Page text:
It was recently published that worldwide only 2.2% of newspaper revenues are coming from digital platforms. Did you catch that? Only 2.2%. But this has to change, and newspapers know it. The biggest question is how to make that change.
Clearly people are still engaged with the newspaper both in print and digital formats. The same story referenced above also stated that worldwide more than 2.5 billion people read newspaper in print, and that doesn’t include weeklies and Sunday papers. To put that in perspective, that’s like reaching every person in the United States, China, Canada, and Europe. And, when you add in the additional 600 million digital readers, you get another United States plus South America.
So the audience is there, but the question is, how do you engage them? And once you have them engaged, how do you keep them? The answer itself isn’t that difficult to figure out. However, executing on that answer is where the trouble might lie. First let’s start with the easy one, how to actually get people engaged. You basically need to write content that matters. Create content people care about and will get inspired by. And once you have them inspired, you need to give them a chance to share their thoughts.
For instance, take a look at this article from CNN. Regardless of your feelings on the health care bill or what side of the aisle you sit on, this is content that gets people talking, as evidenced by the nearly 11,000 comments since its original posting on Sunday, Sept. 2.
While creating content people will engage with is step one, step two is keeping that engagement going. Granted, with nearly 11,000 comments it’s going to be hard, even for the two writers on the CNN story, to respond to every one. The key here is participation. Writing the story today is not the end game. That simply starts the conversation. The next step is to continue it.
A great example of that is David Brier’s recent commentary on Best Buy’s new tagline, ‘Making technology work for you,’ which amazingly enough, doesn’t appear on Best Buy’s homepage. Not only does Brier start the conversation with his opinionated piece on the new tagline and his infographic regarding how not to brand a company, he continues it. Scroll down and look through the comments. How many times do you see Brier’s name pop up adding to the conversation and responding to his readers, both those who agree with him and, more importantly, those who don’t.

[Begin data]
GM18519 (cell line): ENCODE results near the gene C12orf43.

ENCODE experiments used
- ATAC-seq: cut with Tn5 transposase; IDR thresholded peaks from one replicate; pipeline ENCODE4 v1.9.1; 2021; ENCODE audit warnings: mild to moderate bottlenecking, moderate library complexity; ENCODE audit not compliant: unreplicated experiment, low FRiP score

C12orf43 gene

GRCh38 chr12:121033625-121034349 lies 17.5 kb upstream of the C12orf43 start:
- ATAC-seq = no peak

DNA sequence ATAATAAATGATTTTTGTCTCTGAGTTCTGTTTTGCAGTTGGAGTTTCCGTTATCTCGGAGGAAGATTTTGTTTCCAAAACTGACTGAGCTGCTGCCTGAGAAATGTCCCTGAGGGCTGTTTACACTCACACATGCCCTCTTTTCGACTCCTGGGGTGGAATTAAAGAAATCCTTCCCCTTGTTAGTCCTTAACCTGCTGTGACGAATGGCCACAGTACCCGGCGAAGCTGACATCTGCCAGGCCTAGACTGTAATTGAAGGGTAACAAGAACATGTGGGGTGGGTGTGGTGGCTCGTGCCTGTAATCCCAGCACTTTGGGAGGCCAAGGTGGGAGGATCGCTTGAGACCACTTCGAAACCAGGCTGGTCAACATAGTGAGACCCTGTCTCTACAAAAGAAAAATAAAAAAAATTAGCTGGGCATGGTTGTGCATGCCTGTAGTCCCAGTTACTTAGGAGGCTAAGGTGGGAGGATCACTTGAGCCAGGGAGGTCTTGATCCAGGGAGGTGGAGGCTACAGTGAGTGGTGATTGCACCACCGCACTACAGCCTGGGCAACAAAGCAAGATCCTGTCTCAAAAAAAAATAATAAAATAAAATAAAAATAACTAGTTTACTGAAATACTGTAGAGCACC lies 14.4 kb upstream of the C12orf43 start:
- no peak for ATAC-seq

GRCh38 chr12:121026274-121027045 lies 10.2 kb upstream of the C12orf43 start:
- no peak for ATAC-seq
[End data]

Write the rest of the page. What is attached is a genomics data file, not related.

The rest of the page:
With all that said, what does that have to do with how newspapers can increase the 2.2% digital ad revenue on their sites? Simple really. Once they can show they’re having engaging conversations with readers (i.e. consumers) on their digital platforms, they can show advertisers who those people are, when they’re visiting, and what content they are most interested in. Advertisers, in turn, understanding the benefits of integrated campaigns can bundle their print and online spend to be associated with the stories that matter to the people, by the writers who understand how not only to engage their audience, but to literally talk with them, throughout the entire conversation.
And one more thing, those writers, and those newspapers, need to engage in and promote their content, not just on their platforms, but the social ones as well. How do you think I found all these stories: Twitter. That’s a topic for a different day.
For now, if you want to learn more about integrating your print and online spend? Download our latest ebook, The CMO's Guide to Integrating Print and Digital Media.